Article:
All-Star-laden Lynx lead league again

Published 1:20 am Friday, July 26, 2013

MINNEAPOLIS — The WNBA has crafted a marketing campaign around a trio of rookies whose popularity has helped boost interest in the league.

The WNBA’s leaders aren’t part of this “Three to See” brand, but that’s fine with the Minnesota Lynx. Their unwavering focus is on winning another championship this fall, and they’re in prime position after the first half of the season.

Those rookies — Brittney Griner, Elena Delle Donne and Skylar Diggins — were big names before they stepped on the court for their first pro games. But Seimone Augustus, Rebekkah Brunson, Maya Moore and Lindsay Whalen have been doing this for a lot longer.

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For the “Three to See” and the rest of the WNBA, there’s a “Four to Fear.”

“Those three have walked into some really bright lights, and I think for the most part they’ve handled it really well,” coach Cheryl Reeve said of the standout rookies. “At the same time — and this is what you’re going to see in the end — this is a veteran’s league.”

The Lynx filled four of the 11 spots on the Western Conference All-Star team, which will be coached by Reeve and her staff on Saturday. At 14-3, they’re two games ahead of every other team in the league. Their seven-game winning streak is the longest in the WNBA this season. They’ve got a franchise-record run going of 16 straight victories at home.

“The players look like they really enjoy playing with one another, and I never feel like one player’s agenda is bigger than what they are trying to accomplish as a unit,” former WNBA standout and ESPN analyst Rebecca Lobo said in an e-mail interview. “They are loaded with star players but carry themselves with a quiet humility that I find appealing. Add that to the fact that Seimone Augustus is one of the top two one-on-one breakdown players in the league, along with Cappie Pondexter, and Lindsay Whalen has become the heir to Sue Bird as the best point guard in the country. And I haven’t even mentioned Maya Moore and Rebekah Brunson.”

The WNBA released this week its list of top-selling jerseys, and the top three were no surprise: Griner of Phoenix, Diggins of Tulsa and Delle Donne of Chicago. They were the first three picks in this year’s draft, and the league would’ve been foolish not to tout this young talent at every turn of the season. Moore was fourth and Augustus was seventh, for the record.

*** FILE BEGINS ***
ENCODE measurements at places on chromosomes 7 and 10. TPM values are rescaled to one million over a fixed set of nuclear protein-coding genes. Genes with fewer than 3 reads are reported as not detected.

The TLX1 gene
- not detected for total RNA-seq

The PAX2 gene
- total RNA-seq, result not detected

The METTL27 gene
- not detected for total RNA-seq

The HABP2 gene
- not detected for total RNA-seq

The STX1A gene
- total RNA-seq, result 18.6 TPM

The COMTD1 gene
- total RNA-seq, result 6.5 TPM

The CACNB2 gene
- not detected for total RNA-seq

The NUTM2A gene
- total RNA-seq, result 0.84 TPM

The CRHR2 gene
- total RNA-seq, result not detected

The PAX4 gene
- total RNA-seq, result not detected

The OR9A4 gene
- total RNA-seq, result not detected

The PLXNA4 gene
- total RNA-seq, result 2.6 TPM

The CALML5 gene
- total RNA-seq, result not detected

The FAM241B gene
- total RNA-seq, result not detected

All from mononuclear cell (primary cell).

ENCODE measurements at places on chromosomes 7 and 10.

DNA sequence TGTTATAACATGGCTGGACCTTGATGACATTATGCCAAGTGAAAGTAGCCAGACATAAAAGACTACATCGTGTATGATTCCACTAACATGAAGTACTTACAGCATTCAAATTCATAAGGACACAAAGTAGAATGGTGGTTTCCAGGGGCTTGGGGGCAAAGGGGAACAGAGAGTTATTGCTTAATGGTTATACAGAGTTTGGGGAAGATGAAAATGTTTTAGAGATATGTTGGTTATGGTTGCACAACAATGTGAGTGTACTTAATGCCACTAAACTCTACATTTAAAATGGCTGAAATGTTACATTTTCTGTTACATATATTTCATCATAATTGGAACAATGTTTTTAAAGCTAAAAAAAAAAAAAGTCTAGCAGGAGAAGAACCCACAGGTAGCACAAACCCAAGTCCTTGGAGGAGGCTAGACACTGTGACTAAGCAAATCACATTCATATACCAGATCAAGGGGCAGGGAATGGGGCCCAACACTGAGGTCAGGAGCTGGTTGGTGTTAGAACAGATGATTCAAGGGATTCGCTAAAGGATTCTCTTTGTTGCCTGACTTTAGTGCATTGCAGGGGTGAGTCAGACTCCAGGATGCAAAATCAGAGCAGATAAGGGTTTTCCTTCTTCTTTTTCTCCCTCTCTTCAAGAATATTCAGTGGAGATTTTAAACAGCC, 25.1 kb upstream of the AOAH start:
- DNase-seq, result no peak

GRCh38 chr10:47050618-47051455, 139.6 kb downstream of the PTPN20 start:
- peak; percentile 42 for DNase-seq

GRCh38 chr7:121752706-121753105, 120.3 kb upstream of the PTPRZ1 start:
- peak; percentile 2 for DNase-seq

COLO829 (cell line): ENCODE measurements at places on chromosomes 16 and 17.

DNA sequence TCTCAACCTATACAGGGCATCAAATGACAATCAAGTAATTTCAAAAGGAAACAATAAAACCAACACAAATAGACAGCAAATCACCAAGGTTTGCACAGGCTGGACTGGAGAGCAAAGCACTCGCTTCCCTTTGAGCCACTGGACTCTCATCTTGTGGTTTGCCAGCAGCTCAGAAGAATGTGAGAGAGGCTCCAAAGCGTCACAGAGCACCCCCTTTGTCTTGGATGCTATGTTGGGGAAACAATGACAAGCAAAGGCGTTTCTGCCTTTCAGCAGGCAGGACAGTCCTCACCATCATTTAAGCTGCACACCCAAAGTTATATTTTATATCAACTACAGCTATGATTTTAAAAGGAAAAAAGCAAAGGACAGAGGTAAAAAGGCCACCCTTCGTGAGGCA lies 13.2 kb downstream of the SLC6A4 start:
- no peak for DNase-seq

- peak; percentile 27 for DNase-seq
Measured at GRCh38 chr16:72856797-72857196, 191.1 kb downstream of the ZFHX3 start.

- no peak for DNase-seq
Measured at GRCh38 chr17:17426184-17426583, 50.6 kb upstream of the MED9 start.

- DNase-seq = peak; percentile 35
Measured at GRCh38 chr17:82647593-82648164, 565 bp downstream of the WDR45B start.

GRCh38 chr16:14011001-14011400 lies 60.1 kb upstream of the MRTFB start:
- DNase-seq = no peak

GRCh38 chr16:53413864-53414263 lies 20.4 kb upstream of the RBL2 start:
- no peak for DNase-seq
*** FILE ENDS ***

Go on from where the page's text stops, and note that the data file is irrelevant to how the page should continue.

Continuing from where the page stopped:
Of the most popular team merchandise, Tulsa, Chicago, Phoenix, Washington and Indiana made up the top five. No sign of Minnesota.

“We don’t really care. Coach always said we kind of resemble the San Antonio Spurs in that sense. You never really hear of people talking about the Spurs, but then at the end of the year playoff time they’re right in the hunt for everything,” Augustus said. “So let them stay out in L.A. and Phoenix and wherever else they are, and we’ll just continue working here.”

The Lynx were 13-4 at the break the last two years and finished 27-7 each time, winning the title in 2011 and losing in the finals in 2012. Houston finished 27-3 in 1998, when teams played four fewer regular season games than they do now, for the highest winning percentage in WNBA history. Los Angeles won 28 games apiece in 2000 and 2001, as did Seattle in 2010. That leaves the Lynx poised for another push for that all-time best record.

Another championship is the only goal they’re truly chasing, though.

“Coaches and players enjoy finding anything they can to use as motivation. I would imagine that the Lynx players feel a little overlooked and disrespected and use that as fuel,” Lobo said. “To be honest, most players we’ve talked to who aren’t named Brittney Griner have expressed a notion of feeling disrespected by the ‘Three to See’ hype.”

Augustus and Moore were voted by the fans as All-Star starters and the Lynx had the same four players picked for the showcase two years ago, so it’s not as if the Lynx are off the national radar. They’re just not right in the middle of it.

“The rookie class this year has done great. Honestly, they’re super talented. They bring a lot of talent and hard work to the game,” Whalen said. “But at the same time, when you have years of experience, when you’ve been through it, when you’ve been through the travel and everything, it definitely makes a difference because you kind of know a little more about what to expect.”

To outlast Los Angeles and Phoenix in the Western Conference, the Lynx will need to tighten up their defense, find more production from their reserves to keep the top six players, who include Janel McCarville and Monica Wright, from tiring, and of course, stay healthy.

They’ll go as far as their point guard can take them, and Whalen has been building what might be the best season of her 10-year WNBA career. She has led the Lynx in scoring in six of their last nine games, including four in a row with 20-plus points.

“She’s got this great bounce in her step right now,” Reeve said.

So do the rest of her teammates.

“This looks to me like 2011 in that we have really strong recognition of who we are,” the coach said. “And each game we’re applying those things, and I think we’re pretty hard to play against.”